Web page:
By CP Staff
By Olivia LaVecchia
By Chris Parker
By Jesse Marx
By John Baichtal
By Olivia LaVecchia
By Jesse Marx
By Olivia LaVecchia
All of this has led some to wonder whether city officials are getting tired of defending their programs. "A lot of things that the city does--whether it's an employment issue, whether it's expanded certification--sometimes it seems they hope we will challenge them," says union head Delmonico. "I've been told off the record by city people that their use of expanded certification was probably bad, but that it was the thing they wanted to do."
One thing federation and black officers association members agree on--albeit for different reasons--is that the city probably would be relieved if a court overturned their right to use expanded certification. "It was certainly a way to drive a wedge into the federation if they wanted to pit our members against each other," observes Delmonico. The unrest would keep the cops off the administration's back, he surmises.
This particular conspiracy theory doesn't sound far-fetched to Don Banham. "Expanded certification has existed for 17 years," he says. "They've only used it in these two cases, with the last two sergeants promotions. I find it curious that the city decided to institute the program now, when it's always been available to them."
Back before the now-infamous promotions, a group of black cops got together at north Minneapolis's Riverview Supper Club at the behest of then-director of Affirmative Action Larry Blackwell. According to Ron Edwards, a longtime civil-rights advocate who has represented the officers at Civil Service proceedings, Blackwell wanted to know how the group felt about expanded certification.
Usually, minority officers answer that kind of question by saying they don't want any special consideration. But Edwards's recollection is that this particular group of cops was pissed. They were not getting the promotions they deserved, they said, but if they complained they were accused of sour grapes. And on those rare occasions when they did get their stripes they had to fend off grumbling that they only got ahead because of some special quota system. So, the cops told Edwards and Blackwell, they supported expanded certification: If they were going to be stigmatized anyway, they might as well take the promotions.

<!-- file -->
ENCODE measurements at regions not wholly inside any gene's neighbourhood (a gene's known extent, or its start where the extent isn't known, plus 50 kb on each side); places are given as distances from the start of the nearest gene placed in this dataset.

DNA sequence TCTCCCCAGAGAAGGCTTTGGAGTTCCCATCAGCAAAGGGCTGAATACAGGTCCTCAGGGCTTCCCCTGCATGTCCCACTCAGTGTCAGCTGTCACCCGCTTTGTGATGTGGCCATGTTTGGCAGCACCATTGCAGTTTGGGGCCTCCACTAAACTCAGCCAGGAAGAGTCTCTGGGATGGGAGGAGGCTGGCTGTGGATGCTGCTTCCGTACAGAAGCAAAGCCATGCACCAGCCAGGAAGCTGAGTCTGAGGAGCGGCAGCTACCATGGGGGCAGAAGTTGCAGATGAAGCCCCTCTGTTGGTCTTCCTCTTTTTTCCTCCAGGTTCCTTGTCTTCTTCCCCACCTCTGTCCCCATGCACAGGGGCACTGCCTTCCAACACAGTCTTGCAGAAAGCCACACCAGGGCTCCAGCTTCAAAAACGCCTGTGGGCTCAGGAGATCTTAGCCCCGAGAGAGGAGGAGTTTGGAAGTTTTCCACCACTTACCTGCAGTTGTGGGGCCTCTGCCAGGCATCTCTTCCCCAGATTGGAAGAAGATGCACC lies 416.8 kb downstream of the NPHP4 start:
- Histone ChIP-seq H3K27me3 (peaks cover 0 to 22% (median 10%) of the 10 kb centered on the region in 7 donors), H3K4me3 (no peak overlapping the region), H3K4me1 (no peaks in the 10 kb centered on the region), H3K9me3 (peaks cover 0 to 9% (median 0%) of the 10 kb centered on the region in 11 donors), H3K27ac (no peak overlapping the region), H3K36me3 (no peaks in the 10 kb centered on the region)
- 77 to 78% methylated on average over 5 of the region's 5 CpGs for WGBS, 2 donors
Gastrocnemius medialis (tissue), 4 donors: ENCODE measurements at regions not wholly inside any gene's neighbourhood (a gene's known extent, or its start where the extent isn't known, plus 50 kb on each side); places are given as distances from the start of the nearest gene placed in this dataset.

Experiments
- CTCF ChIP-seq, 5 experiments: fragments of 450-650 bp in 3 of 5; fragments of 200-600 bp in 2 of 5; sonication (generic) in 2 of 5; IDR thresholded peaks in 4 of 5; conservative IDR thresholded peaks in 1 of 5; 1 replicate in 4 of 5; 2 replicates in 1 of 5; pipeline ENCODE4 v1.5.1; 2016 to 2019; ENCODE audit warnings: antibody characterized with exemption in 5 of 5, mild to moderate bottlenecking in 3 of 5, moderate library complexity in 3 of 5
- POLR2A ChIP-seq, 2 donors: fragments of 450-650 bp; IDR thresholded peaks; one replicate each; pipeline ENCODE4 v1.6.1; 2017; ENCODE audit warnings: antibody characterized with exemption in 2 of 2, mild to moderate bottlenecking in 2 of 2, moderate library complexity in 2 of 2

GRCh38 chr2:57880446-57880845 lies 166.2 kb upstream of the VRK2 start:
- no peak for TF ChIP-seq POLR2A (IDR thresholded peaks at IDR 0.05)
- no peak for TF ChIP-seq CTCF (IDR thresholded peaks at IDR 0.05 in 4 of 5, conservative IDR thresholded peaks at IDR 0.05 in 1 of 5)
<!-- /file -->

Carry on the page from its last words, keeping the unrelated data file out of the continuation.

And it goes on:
As Adams would find out later, however, that didn't mean they wanted to pick a fight: When he went to battle it out with federation and department brass, he said at the time, black cops refused to show up. He soon quit his position as vice president of the association in disgust. "There I am at federation meetings fighting for minority officers who are getting harassed, who are the people who should have been there," he explained. "Sometimes it just takes a couple of knocks on the head to make me see."
Edwards says Adams shouldn't have been surprised. "One of the things that's happened is that younger black officers who've come onto the force have been brainwashed to think that officers hired under expanded certification are somehow lesser officers," he says. "They unfortunately don't have anything close to an accurate recollection of history. They don't understand that everything that's been won in terms of advances has been at the cost of a legal or political battle."
Banham says he can see why many black cops have kept quiet. "At the time this was occurring, it was a hot issue," he recalls. "I had white officers come up to me and ask me how I felt about this. It was of great concern to a lot of people.
"We've never had a battle within the rank and file," he adds. "The majority of our scrapes have been with the system. So when this did occur, I can understand some reluctance to make waves."
Banham says he, like Adams, has complained to Delmonico that the union was not acting in all of its members' interest. "I respect the rights of the [individual] officers to challenge this through the legal process," he says. "The thing that's unsettling is that when the federation decided to take a stand, it was our money being used to make an adverse impact on us. We're card-carrying, dues-paying members, too."
Delmonico says he understands the black cops' irritation. But, he adds, one of the federation's purposes is legal representation of cops on labor issues, and that often means taking on unpopular cases.
At this point, says Banham, the Black Police Officers Association is not contemplating legal action of its own. "Obviously, we're watching to see how things progress," he adds.
How the suit progresses will probably depend on the kinds of details the city refused to discuss with City Pages--matters such as the numbers officials used to justify their use of expanded certification. It's even possible, federation attorney Gehan says, that when both sides have prepared their cases it will turn out that there's no factual dispute, just a question of interpreting the law. If that's true, the case could be decided without ever going to trial. (Right now, according to court documents, the earliest such a trial could possibly occur is January 2001.)
Whichever way it shakes out, says William Mitchell's Jordan, the case--and the hundreds like it around the nation--is likely to set standards for minority hiring, firing, and promotions for years to come. "It's going to become a test of wills, both moral and political," he explains. "Do we really want [affirmative action]? Why do we want it? Are we willing to put the work in to make it a program that will withstand legal challenge? Diversity is expensive, and whatever good is going to come in the workplace, it's not going to come cheap."